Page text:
How do I stop the vicious cycle of my baby throwing things on the ground and me picking them up times infinity because my baby thinks its hilarious? She cries when I don’t give it back.
The answer to this one is pretty simple: Stop returning the items she throws on the ground. I understand that she cries when you don’t give it back, but so what? Have you ever done something that resulted in things not coming up in your favor and then felt sad or frustrated? What am I thinking? Of course you have—you are a parent. My point is that your baby crying isn’t a problem. It’s actually a completely normal and healthy reaction to frustration. Sometimes you have to learn lessons the hard way. Eventually, your baby will learn that throwing things on the floor means they are on the floor, but I suspect you already know this and your real concern is the baby’s crying. As such, I’m going to spend my time talking about the baby’s crying. Perhaps you are concerned that by not giving the toy back you are being insensitive to your baby’s signals. As long as you are not mean about not giving the toy back and do so as kindly and empathically as possible, you are not being insensitive.
This brings me to a critically important component of this situation. Being sensitive does not mean giving in to your child. In fact, being a pushover can be just as bad as being a bully or being cold and unsympathetic. Being sensitive means kindly explaining to your child: (a) the toy is on the floor, (b) you aren’t going to pick it up, and (c) you understand that she is upset. You could also explain kindly how to fix the situation. Insensitive responses would be coldly ignoring the baby’s crying, teasing the baby, and telling the baby to stop crying (e.g., “Get over it,” “Hush!” or “Stop it.”). This recommendation is simply based on the general advice that you need to teach your child that feelings are okay to have, they are normal, and they are manageable. The insensitive approach teaches your baby that emotions are not okay and they are scary.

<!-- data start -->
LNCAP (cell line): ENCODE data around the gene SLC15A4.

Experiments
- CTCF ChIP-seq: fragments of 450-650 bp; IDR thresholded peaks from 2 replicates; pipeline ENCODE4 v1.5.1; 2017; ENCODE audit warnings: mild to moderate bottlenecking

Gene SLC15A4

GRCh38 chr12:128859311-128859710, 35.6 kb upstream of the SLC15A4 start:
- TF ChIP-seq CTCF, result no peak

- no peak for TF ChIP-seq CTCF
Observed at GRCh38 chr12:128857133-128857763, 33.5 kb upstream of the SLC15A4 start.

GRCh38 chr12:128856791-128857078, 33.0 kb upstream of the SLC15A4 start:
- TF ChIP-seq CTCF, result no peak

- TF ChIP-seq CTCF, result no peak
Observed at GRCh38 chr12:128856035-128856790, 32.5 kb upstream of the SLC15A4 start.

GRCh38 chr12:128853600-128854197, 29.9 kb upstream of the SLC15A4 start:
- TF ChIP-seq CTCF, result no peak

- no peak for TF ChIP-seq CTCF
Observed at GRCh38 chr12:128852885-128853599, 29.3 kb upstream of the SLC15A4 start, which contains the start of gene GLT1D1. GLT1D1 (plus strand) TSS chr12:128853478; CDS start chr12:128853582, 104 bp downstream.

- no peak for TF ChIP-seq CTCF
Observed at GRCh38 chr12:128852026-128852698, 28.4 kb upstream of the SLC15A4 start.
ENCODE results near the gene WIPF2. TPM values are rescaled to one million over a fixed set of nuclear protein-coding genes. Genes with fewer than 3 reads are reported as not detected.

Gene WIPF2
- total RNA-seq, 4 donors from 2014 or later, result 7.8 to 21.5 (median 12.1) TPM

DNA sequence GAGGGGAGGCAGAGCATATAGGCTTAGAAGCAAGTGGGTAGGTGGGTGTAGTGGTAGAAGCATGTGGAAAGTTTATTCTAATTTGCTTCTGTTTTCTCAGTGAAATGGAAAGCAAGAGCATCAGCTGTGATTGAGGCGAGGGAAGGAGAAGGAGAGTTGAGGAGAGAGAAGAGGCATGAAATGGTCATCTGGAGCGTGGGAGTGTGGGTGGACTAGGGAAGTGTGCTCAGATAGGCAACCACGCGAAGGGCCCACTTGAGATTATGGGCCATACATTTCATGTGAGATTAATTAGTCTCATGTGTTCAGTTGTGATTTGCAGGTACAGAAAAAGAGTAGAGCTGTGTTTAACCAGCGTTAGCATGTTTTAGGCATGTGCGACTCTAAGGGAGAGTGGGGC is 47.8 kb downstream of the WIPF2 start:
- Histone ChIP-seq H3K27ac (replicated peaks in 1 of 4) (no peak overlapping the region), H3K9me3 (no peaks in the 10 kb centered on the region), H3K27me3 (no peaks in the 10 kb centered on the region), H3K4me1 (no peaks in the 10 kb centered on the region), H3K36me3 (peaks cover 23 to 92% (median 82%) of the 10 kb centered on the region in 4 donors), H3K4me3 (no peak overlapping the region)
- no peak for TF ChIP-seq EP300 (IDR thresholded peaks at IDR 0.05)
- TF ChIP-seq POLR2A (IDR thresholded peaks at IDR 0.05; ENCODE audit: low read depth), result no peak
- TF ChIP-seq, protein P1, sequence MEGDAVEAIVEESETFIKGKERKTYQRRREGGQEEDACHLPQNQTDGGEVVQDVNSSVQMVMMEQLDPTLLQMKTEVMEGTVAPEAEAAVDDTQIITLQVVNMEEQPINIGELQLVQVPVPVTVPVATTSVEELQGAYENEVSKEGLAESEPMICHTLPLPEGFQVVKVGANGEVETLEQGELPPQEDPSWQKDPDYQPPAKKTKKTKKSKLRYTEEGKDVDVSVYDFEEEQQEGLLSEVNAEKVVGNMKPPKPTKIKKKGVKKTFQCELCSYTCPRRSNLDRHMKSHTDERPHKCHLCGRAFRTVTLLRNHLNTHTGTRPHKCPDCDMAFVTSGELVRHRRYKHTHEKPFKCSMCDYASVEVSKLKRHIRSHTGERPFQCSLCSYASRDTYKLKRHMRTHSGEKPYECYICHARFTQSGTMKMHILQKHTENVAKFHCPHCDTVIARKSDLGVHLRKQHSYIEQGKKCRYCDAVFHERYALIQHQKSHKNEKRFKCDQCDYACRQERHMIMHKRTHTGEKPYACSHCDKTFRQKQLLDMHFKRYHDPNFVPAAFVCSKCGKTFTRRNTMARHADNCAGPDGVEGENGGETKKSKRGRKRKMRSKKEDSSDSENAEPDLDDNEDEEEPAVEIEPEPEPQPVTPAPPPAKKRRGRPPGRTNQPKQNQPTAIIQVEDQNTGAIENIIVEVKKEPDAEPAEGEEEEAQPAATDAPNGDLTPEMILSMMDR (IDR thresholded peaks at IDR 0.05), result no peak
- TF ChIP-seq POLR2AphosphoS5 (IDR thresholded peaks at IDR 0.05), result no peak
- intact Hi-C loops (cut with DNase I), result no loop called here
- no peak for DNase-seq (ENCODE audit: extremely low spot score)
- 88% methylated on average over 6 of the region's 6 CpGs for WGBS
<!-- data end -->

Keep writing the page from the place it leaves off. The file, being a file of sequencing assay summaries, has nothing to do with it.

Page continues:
You didn’t mention how old your baby is, but given my knowledge of babies, I’m guessing you have a toddler. Toddlers are COMPLETELY capable of learning associations between events. They can learn that throwing things on the ground either: (a) results in a hilarious game or (b) results in not having access to that object. I know for a fact that your baby is capable of learning because she has invented a hilarious throwing game. Given that you seem frustrated by this game, the only way out is to stop returning the object with kindness.
Another possibility is that you want your kid to learn that throwing is not okay. If that’s your goal, you may have to add a very brief (roughly a minute) time-out for your toddler when she throws objects. Kindly inform your toddler that throwing is not allowed and will result in time-outs. Do not give time outs for emotions, but rather, give time outs for misbehaving. Again, your toddler is completely capable of learning this boundary. I recently had a similar situation in which my knowledge of kids collided head on with having an actual toddler. Frankie kept playing in the dog bowl and he thought that the resultant “No, no, no!” and subsequent chase away from the dog bowl was hilarious. After four time-outs within 18 hours, he quit playing in the dog bowl. In fact, four months later, he sometimes slowly walks by the dog bowl and shakes his head no. We did the same thing with outlets with the same outcome. #Winning
I want to take a moment to talk about the possibility that baby’s cries make you anxious or uncomfortable. If your parents responded to your cries with harsh demands that your crying cease or they coldly ignored most of your cries, then there is a strong possibility that babies crying makes your heart rate increase and panic start to set in. If this is true, your parents taught you that crying is not okay, that it is scary, and it is unmanageable, which makes you anxious when baby cries. To override your anxious response, when the baby starts to cry, recognize your feelings of anxiety and discomfort, take a deep breath from your tummy (It’s really important that you breathe correctly, so read this to be sure.). Keep taking deep belly breaths until you can kindly respond to the baby. If you give the baby the thrown object upon the baby's cries, you are reinforcing yourself for playing the throwing game because you giving the toy back makes the baby stop crying which makes your anxiety attenuate. This game that you have learned also needs to stop, and unfortunately, it’s the harder game to win because it took years for you to get like that. It’s critically important that you deal with these issues, and I recommend consulting a good therapist who has a solid understanding of attachment theory to help you work through how your childhood is shaping your responses to your baby.